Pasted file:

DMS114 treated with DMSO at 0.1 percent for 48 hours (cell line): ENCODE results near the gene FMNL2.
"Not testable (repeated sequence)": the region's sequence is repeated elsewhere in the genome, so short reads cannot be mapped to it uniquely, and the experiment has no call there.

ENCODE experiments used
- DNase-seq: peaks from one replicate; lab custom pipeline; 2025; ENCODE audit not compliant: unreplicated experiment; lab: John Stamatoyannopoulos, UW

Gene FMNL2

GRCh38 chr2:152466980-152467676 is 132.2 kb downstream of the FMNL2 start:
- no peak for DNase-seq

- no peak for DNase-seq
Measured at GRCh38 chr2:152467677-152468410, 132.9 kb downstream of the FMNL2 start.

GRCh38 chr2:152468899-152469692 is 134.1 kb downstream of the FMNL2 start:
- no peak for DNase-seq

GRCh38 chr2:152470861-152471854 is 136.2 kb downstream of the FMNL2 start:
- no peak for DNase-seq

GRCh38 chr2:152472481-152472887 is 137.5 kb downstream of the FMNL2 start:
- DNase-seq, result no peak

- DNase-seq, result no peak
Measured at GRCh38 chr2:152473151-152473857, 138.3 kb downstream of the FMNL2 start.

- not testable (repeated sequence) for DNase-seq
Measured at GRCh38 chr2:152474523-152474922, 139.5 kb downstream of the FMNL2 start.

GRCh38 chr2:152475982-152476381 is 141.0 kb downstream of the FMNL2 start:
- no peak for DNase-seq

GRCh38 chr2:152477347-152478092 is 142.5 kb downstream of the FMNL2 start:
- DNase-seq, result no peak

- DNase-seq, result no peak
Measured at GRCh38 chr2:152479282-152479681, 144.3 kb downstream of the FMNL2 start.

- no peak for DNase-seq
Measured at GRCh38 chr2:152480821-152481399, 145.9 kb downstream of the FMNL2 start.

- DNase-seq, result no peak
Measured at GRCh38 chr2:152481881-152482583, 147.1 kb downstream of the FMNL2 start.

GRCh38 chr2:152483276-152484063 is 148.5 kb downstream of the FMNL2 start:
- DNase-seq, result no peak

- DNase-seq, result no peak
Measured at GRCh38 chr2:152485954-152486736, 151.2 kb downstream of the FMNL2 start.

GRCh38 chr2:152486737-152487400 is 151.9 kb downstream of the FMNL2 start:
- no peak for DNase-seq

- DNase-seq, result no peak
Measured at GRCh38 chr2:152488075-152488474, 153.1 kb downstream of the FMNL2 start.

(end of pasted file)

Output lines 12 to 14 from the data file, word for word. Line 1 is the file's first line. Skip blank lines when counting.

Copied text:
GRCh38 chr2:152470861-152471854 is 136.2 kb downstream of the FMNL2 start:
- no peak for DNase-seq

GRCh38 chr2:152472481-152472887 is 137.5 kb downstream of the FMNL2 start: